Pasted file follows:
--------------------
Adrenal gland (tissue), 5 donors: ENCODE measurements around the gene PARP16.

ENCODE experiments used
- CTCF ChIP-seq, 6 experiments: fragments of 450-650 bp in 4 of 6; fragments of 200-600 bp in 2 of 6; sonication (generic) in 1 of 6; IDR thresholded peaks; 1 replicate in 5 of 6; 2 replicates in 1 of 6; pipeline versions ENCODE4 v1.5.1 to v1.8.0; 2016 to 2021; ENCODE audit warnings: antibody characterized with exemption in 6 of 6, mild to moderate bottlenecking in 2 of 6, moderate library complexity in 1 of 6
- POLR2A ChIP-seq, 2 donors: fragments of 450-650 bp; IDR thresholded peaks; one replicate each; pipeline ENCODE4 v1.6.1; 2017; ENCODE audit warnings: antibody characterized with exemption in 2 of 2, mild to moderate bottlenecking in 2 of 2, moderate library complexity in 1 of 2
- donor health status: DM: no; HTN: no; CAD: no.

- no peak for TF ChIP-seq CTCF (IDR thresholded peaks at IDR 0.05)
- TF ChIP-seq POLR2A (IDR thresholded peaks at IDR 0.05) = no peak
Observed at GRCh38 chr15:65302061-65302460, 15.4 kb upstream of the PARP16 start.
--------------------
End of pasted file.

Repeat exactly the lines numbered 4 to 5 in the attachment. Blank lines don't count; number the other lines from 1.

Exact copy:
- POLR2A ChIP-seq, 2 donors: fragments of 450-650 bp; IDR thresholded peaks; one replicate each; pipeline ENCODE4 v1.6.1; 2017; ENCODE audit warnings: antibody characterized with exemption in 2 of 2, mild to moderate bottlenecking in 2 of 2, moderate library complexity in 1 of 2
- donor health status: DM: no; HTN: no; CAD: no.